(originally published on the Autism Speaks website)
“Is your son on the spectrum?”
The question was slightly jarring to me. My son and I had just walked into a gymnastics class for kids with autism. We had received his diagnosis only three weeks before, and we hadn’t shared our news with anyone except for close friends and family. It was the first time we had been anywhere that was just for kids like mine and I wasn’t really ready to talk to a total stranger about it.
“Yes,” I answered, trying to keep the conversation short.
“Hi, and welcome! That’s my son over there, and my name is Sandy. How old is your son? Do you live in town? How long have you known your son was on the spectrum? What was his diagnosis?”
I really didn’t want to answer her. I wasn’t even sure we belonged at this class, and all I wanted to do was pay attention to my son to see how he was responding to the class. I watched the other kids as they came in – six boys and one girl – and my first instinct was that we were in the wrong place. One little boy was crying, another was spinning in circles, and another one was running in all different directions. My son‘s not like that, I thought to myself. This isn’t us.
And then I looked at my Howie. I watched him hold tightly to his one-on-one helper’s hand as they walked on a low balance beam, but he wouldn’t look her in the eye when she talked to him. I watched him try to run away to jump into the comfort of the sensory foam blocks and become so focused on that foam pit that he couldn’t move onto anything else. I listened to him babble while he swayed back and forth on the rings, and saw the terror in his face when the noise level got up too high. The tears welled up in my eyes. We did belong here. This is the right place for him. We had found a safe place for him to exercise and develop his muscles in an environment that understood his special needs. For so long we had avoided the “regular” gym classes, music classes, and playgroups because of his behavior. No one here was giving me the usual disapproving looks we get when we’re out places and Howie starts to act up.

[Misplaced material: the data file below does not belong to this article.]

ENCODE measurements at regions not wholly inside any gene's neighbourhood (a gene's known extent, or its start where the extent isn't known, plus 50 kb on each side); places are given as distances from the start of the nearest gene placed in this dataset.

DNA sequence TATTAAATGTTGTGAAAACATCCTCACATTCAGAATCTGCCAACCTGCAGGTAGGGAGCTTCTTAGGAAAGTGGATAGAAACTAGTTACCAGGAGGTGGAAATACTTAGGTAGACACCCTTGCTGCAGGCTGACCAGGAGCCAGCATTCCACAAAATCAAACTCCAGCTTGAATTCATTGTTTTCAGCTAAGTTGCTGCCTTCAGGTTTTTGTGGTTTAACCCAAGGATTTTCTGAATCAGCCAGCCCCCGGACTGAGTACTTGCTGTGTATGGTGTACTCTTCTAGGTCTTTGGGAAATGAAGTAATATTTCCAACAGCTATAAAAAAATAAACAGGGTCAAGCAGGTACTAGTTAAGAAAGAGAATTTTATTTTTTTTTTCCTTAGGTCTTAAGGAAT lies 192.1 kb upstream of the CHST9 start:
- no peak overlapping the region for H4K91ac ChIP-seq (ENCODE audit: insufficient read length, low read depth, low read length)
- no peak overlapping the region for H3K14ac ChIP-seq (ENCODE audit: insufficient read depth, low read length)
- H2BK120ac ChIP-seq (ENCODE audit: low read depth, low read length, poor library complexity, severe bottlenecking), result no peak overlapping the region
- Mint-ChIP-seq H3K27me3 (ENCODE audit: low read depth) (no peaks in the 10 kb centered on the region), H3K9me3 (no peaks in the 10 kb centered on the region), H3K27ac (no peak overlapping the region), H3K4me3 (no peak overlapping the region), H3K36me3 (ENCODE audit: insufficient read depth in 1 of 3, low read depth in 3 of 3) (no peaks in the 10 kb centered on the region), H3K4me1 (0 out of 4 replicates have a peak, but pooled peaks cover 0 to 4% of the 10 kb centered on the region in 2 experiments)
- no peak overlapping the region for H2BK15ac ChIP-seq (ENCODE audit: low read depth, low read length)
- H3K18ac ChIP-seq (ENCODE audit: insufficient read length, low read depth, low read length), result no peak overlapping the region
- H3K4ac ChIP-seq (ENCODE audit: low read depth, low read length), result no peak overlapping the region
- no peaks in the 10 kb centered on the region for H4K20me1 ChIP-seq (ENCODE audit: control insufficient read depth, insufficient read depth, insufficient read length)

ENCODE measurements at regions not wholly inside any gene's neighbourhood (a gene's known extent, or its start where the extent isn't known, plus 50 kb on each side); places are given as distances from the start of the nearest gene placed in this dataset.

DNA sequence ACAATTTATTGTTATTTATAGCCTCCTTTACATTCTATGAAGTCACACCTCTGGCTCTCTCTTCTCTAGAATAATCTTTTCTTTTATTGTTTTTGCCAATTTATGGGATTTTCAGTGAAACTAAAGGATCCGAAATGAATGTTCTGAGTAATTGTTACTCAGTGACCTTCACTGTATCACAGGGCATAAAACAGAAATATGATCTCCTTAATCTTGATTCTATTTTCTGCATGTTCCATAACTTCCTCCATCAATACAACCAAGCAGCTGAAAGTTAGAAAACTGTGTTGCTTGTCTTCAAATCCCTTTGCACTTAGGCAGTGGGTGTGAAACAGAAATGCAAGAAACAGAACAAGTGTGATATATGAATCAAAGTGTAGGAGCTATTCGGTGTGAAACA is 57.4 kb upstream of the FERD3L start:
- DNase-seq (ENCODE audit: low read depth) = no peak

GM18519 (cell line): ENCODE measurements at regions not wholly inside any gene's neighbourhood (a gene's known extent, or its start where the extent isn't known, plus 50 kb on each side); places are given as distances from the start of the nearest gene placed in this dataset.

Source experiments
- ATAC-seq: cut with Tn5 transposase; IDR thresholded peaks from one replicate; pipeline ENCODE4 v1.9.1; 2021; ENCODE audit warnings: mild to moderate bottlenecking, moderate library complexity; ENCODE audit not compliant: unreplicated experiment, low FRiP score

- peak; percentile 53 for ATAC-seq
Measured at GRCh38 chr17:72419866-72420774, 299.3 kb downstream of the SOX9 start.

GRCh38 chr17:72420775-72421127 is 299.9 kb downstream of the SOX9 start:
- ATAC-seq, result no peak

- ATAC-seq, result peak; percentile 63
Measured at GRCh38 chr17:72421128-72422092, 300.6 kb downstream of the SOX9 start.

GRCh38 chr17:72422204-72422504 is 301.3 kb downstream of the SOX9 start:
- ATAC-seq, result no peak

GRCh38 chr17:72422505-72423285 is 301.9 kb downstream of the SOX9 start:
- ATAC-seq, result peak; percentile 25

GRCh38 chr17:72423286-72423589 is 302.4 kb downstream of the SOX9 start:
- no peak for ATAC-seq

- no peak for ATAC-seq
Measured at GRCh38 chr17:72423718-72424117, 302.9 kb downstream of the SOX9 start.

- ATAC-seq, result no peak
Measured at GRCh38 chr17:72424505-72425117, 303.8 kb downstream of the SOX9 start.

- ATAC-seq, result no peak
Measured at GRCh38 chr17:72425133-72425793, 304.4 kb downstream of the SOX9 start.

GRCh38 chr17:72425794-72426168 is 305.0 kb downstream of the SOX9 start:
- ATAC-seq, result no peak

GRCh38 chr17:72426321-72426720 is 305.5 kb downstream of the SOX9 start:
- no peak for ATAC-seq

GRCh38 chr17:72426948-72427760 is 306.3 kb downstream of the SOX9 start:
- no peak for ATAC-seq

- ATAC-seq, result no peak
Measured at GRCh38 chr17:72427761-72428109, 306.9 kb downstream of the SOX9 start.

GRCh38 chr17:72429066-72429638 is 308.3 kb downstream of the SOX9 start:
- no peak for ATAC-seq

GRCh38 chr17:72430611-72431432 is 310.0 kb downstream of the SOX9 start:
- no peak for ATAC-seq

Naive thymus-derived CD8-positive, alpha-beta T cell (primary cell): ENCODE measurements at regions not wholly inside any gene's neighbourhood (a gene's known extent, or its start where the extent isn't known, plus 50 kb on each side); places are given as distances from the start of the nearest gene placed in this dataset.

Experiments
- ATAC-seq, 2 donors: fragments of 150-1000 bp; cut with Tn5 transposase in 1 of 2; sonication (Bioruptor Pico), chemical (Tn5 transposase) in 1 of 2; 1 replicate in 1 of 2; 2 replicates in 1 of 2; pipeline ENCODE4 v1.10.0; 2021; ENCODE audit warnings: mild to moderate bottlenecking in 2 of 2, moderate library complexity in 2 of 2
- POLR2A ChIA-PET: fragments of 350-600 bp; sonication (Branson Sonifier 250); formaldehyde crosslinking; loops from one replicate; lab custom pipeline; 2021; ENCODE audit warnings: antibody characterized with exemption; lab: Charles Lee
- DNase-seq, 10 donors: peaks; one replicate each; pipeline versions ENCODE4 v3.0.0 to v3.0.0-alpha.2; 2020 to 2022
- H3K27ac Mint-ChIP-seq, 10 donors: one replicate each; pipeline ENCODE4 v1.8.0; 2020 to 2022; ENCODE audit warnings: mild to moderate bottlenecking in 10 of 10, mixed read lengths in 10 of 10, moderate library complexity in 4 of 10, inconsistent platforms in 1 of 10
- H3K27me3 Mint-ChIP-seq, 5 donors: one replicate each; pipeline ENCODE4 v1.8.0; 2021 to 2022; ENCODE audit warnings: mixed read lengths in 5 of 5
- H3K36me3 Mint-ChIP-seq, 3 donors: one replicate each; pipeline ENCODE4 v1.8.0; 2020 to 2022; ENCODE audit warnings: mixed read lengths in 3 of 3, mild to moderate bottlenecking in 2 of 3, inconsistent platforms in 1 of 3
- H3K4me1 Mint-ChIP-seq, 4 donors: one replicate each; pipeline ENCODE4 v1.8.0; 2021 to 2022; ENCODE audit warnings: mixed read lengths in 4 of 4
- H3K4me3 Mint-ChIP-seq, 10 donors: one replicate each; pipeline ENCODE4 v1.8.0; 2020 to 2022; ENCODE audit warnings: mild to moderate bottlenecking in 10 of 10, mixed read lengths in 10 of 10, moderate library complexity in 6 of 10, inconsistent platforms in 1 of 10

I took a deep breath and turned to the mom.
“Hi! My son Howie was diagnosed with PDD-NOS a few weeks ago. We do live in town. In fact, I’ve seen your son at the preschool that my son attends. How long has your son attended classes here?”
It took everything I had to have that conversation, but it was such a relief. This other mom was reaching out to make a connection – to find someone else who struggles on a daily basis like she does – something I myself had been desperate to do for weeks and months. I was instantly welcomed into a community of people who “get it.” No one batted an eye when Howie buried himself under the foam blocks at the end of class so he didn’t have to leave. I got comforting looks of understanding from all the parents and teachers when he had a major meltdown leaving the gym, and big thumbs up from everyone when we finally got our shoes on and went out the door. These were moms and dads who shared my daily difficulties of just getting out of the house. Finally we were somewhere that felt like we belonged.
“Will we see you next week?” asked the mom.
“Absolutely,” I replied.